Remember that song, “Stuck in the Middle With You?” I’ve got another version, for my neighbourhood at Sherbourne and Bloor streets: “Gay to the left of me, ethnic to the right, here I am, stuck in the middle with you.”
Few places in Toronto are as ethnically and socially diverse as St. James Town. Take the area’s largest apartment complex, for example. On certain Saturday evenings in the summer, you can come up out of the Sherbourne subway station accompanied by the sound of a steel drum band. Follow the music south and east for a block, and you will find a large gathering of people in a tiny park surrounding a basketball court, with the band at one edge of the park, and tables of different national foods around the other edges. In the apartment buildings looming over this green space, at least 90 different linguistic and ethnic groups live together.
Most of these people probably never heard a steel drum band till they moved to Toronto. Yet here they all are, sharing each other’s food and enjoying the music, while kids from several continents bounce basketballs together, between bites.
You could, on the other hand, cross Sherbourne in the opposite direction, and immediately encounter a different sort of culture. This area is still known as the “gay ghetto” of Toronto, despite the fact that many gays and lesbians have now dispersed through the rest of the city in recent years. It’s a good “starter neighbourhood,” though, for newly out young people to get their bearings. As you stroll west on Isabella Street, shaded under a canopy of beautiful old trees, many apartment windows and balconies display the rainbow flag.
The nearby intersection of Church and Wellesley was made famous in the 1990s by The Kids in the Hall, the ground-breaking Canadian comedy group, when they placed the flamboyant character of Buddy here, in a fictitious gay bar. A gay friend of mine from Virginia came to town a few years ago, and immediately wanted to visit that intersection, as a sort of pilgrimage. Bars and stores cater to the gay and lesbian community all through this area. And early in the summer, Pride week fills the neighbourhood with parties, music, and of course, two parades that run along Yonge Street to the west.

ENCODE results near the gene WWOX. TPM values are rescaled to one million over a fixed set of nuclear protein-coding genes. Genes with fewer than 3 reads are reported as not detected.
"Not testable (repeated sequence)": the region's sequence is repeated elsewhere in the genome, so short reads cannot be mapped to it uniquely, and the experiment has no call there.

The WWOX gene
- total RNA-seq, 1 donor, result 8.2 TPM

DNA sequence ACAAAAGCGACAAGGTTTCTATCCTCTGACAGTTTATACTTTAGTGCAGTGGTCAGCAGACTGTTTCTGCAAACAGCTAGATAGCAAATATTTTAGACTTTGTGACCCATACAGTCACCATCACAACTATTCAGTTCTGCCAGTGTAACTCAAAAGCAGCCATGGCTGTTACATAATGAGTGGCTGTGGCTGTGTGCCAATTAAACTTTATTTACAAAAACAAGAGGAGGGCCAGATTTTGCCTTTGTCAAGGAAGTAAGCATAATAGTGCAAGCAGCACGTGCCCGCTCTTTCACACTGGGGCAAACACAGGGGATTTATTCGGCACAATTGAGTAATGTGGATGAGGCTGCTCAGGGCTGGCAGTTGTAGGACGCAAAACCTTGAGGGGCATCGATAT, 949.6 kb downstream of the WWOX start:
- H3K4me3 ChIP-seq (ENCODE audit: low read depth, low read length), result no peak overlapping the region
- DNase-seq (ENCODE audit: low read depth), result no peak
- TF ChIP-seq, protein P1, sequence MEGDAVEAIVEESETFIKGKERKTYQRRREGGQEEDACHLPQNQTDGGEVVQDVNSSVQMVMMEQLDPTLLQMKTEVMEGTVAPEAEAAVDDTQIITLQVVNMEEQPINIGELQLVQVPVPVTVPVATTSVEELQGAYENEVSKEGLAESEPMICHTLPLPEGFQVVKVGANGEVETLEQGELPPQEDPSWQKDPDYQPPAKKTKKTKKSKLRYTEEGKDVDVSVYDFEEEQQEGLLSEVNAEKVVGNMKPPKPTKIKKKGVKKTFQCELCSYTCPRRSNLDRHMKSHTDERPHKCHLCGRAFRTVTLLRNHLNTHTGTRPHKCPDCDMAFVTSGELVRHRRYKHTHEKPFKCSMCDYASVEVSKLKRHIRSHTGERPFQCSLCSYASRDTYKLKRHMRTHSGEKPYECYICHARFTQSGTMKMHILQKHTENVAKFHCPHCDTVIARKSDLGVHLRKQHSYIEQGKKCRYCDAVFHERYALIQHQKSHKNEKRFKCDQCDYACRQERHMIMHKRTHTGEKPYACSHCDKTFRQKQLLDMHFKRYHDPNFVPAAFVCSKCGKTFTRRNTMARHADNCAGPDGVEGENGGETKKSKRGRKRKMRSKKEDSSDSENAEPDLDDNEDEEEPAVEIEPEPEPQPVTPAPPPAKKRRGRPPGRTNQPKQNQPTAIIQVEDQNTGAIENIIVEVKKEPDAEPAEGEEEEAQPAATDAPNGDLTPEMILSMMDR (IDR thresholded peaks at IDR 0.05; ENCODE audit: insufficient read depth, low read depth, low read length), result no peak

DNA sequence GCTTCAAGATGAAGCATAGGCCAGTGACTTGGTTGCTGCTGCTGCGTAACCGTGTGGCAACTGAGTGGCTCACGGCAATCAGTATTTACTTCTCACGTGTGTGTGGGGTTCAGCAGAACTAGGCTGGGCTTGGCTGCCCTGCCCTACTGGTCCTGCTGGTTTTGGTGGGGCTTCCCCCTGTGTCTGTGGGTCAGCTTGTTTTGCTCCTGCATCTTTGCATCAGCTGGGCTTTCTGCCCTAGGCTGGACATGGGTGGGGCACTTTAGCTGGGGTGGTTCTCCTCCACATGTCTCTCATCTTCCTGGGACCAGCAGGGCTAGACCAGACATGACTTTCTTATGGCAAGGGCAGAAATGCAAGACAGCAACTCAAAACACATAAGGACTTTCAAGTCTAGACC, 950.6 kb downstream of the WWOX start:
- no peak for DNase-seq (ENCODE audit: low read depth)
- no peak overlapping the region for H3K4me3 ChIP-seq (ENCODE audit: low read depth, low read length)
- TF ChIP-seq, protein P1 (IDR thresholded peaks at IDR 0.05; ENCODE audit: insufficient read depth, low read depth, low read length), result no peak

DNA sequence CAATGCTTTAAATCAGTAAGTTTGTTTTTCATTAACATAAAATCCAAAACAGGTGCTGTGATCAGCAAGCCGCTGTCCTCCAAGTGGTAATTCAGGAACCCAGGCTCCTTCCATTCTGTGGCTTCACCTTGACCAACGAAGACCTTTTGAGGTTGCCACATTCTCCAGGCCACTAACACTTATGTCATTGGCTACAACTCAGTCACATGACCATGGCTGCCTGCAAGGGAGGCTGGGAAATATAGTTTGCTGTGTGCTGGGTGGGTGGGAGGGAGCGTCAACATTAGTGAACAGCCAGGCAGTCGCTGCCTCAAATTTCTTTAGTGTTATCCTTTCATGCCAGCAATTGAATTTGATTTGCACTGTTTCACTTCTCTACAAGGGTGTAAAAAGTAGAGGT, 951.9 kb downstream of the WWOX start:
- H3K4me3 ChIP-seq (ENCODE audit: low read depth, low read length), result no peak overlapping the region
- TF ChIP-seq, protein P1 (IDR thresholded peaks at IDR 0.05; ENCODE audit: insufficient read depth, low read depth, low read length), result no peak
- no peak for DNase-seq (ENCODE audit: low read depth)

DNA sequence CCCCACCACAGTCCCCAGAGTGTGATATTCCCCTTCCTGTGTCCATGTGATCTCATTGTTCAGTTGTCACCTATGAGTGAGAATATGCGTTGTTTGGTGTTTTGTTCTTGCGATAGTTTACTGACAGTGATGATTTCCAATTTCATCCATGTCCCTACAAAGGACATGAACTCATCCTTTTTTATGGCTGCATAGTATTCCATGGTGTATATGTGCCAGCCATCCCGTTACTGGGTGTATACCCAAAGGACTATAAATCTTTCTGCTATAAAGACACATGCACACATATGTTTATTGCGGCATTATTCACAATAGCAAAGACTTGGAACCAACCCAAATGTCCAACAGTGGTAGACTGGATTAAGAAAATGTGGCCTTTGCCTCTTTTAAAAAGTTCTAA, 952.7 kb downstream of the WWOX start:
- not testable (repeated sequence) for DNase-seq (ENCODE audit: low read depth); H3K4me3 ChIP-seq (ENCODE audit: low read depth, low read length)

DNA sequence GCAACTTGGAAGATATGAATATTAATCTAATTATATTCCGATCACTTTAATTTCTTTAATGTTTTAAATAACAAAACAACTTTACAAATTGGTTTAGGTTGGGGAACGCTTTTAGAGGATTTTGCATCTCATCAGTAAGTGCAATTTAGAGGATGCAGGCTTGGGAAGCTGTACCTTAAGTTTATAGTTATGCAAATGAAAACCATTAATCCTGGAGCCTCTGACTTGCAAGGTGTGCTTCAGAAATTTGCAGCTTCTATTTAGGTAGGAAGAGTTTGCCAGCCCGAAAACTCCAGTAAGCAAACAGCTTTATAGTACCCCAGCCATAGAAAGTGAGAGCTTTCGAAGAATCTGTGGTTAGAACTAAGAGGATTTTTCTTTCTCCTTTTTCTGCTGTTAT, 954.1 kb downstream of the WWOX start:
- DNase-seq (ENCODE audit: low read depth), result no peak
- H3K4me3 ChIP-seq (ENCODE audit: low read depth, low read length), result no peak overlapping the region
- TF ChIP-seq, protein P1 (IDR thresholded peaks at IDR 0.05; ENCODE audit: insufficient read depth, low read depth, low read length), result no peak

Farther south down Sherbourne, there are residences for physically disabled people, who move in their mechanized chairs through the shops and along the sidewalks with as much ease as everyone else. The trendy district of Cabbagetown is just a couple of blocks east, so there is no shortage of antique dealers, restaurants, and specialty stores. This sounds idyllic, as though people of all different ethnicities and social status live here together in perfect harmony. The neighbourhood is not without its problems, however.
While many tiny parks are set like small green jewels among the apartment buildings, stores, and pubs, these spaces occasionally host drug dealers doing surreptitious (and sometimes not so hidden) business. Hookers stroll through once in a while, looking for customers, and groups of homeless people view certain parks as handy places to congregate. On weekday mornings these individuals are often seen, weary and tattered, petitioning for spare change from workers walking toward the subway station.
Contrast this with Rosedale, the neighbourhood across Bloor to the north. Many well-to-do Torontonians still live there, even if it’s no longer the richest district in the city. Huge houses with wide bay windows dominate beautifully landscaped gardens, while people jog or walk their dogs on Sunday mornings before heading out for a leisurely brunch. There aren’t many little grocery stores on corners in this area, but if you have a yen for designer clothes, expensive accessories, or high end furniture, this is a good shopping district. There are fewer homeless people in parks in this neighbourhood, while many more homes are guarded by fences, locked gates, and electronic security.
But there is some interaction even between Rosedale and St. James Town despite economic differences, particularly on special occasions like Pride week in June, or when Cabbagetown throws its annual street festival in August.
That’s the thing about the neighbourhood radiating south from Bloor and Sherbourne: there is something for everyone at various times of the year. People of all social, economic, and ethnic groups seem to pop in for a visit eventually. Whether you’re looking for a great little ethnic restaurant, a neighbourhood where you can be out and proud – or a place to enjoy summer nights to the music of a steel drum band – St. James Town is “stuck in the middle” of all of it, just waiting for you.